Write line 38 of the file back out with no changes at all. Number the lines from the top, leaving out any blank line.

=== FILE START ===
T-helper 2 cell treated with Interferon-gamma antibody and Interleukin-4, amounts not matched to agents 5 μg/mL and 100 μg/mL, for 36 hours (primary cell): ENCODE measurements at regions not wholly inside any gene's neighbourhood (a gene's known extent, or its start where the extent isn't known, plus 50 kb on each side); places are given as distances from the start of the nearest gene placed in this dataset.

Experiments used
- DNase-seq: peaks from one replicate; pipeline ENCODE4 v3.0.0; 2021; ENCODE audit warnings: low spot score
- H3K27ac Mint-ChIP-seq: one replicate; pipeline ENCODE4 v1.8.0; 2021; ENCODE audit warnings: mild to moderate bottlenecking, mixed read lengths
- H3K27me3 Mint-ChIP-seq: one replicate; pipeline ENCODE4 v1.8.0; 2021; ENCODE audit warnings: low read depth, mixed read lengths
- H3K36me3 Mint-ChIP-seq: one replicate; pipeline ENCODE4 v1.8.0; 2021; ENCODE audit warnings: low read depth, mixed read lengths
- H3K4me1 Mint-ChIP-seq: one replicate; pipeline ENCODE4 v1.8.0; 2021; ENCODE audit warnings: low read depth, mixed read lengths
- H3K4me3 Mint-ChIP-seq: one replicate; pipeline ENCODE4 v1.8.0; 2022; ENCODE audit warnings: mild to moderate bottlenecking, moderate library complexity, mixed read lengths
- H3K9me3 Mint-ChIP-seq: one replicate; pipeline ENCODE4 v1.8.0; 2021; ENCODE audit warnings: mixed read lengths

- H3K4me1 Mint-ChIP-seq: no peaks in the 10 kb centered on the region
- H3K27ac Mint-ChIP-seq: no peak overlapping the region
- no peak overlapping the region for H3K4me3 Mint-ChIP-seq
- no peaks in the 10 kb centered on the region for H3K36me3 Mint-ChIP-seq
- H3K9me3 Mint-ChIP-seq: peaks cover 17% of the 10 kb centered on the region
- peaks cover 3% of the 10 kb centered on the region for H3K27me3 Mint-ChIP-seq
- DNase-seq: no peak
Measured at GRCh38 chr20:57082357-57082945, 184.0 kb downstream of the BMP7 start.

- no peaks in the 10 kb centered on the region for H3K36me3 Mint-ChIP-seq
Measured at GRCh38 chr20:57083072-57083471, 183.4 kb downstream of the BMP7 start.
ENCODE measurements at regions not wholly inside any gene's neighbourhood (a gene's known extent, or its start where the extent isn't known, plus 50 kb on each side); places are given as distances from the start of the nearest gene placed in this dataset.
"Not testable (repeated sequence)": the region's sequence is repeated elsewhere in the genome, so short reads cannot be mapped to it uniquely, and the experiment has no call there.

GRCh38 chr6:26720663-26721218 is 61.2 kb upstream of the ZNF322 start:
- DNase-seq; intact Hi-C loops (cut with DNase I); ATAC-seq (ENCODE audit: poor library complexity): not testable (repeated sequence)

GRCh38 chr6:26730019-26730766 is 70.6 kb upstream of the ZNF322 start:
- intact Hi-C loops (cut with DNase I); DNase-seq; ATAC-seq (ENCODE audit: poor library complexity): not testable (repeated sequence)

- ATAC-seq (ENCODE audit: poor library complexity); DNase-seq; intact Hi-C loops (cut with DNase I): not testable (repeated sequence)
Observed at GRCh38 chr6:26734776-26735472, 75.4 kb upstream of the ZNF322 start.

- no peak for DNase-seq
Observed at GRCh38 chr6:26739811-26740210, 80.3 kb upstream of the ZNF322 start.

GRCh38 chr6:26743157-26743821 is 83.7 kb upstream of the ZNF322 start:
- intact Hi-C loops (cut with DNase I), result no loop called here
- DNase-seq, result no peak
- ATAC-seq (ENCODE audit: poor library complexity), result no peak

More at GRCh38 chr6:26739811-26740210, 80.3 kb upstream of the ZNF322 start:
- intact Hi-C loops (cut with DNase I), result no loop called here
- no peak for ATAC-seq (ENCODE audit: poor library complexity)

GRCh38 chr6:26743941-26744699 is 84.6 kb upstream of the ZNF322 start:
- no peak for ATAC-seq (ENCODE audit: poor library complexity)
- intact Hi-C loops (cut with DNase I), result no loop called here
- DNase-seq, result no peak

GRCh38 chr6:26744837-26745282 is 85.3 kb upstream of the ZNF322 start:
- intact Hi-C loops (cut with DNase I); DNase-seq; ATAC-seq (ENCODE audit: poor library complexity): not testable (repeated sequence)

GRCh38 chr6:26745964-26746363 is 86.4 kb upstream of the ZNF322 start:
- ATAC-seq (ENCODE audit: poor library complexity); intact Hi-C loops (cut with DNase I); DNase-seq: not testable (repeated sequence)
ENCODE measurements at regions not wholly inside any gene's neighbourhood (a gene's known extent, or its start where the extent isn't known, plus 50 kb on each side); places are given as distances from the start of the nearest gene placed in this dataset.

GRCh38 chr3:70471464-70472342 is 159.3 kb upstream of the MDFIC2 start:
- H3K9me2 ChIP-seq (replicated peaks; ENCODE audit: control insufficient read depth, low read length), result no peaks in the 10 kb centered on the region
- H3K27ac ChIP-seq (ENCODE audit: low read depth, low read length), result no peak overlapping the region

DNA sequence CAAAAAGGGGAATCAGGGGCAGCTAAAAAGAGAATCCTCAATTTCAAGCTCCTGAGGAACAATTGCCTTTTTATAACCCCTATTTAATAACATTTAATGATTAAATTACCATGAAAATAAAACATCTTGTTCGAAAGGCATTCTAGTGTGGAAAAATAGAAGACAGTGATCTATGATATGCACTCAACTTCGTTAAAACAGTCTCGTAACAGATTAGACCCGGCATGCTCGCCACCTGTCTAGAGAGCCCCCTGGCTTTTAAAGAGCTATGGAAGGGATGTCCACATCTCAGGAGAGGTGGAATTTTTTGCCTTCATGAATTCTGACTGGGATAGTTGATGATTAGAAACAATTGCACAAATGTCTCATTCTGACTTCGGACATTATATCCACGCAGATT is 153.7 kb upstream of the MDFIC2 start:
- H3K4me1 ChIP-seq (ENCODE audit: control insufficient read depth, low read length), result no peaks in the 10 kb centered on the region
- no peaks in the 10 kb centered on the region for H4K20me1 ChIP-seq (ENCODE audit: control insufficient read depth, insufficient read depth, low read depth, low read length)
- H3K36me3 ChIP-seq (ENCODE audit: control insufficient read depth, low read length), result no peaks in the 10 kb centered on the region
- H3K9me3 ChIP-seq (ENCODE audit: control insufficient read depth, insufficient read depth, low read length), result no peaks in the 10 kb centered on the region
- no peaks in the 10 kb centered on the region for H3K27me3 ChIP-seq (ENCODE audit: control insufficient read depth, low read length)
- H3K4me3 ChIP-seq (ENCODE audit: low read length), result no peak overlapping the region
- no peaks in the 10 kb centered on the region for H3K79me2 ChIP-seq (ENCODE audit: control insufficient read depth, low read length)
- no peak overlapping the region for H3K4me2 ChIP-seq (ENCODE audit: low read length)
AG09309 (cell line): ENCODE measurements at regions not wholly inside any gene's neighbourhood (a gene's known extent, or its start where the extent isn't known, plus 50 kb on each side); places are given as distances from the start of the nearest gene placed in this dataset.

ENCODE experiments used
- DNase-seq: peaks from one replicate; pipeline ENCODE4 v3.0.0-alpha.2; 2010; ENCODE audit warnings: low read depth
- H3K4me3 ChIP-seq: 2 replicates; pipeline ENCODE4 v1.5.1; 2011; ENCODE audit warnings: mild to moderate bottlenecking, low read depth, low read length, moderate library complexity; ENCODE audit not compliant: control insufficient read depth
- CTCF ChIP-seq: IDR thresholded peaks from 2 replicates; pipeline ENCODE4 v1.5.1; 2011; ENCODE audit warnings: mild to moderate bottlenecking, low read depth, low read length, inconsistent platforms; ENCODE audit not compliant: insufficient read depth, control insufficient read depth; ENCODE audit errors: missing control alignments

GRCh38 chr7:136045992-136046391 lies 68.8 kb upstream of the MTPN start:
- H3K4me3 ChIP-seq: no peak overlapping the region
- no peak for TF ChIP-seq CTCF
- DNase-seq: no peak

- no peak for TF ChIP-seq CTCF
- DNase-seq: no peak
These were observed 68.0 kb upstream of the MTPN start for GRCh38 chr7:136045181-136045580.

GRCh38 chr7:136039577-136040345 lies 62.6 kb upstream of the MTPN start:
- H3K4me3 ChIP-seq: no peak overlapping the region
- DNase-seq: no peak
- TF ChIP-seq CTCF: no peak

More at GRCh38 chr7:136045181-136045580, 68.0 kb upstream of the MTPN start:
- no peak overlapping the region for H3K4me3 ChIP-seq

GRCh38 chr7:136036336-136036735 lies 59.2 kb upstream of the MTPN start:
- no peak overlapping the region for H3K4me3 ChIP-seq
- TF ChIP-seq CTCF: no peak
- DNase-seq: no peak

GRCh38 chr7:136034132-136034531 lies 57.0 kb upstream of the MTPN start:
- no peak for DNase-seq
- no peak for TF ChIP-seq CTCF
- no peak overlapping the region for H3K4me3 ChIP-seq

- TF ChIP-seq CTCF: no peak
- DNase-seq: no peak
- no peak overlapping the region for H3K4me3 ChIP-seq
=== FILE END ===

- no peak for ATAC-seq (ENCODE audit: poor library complexity)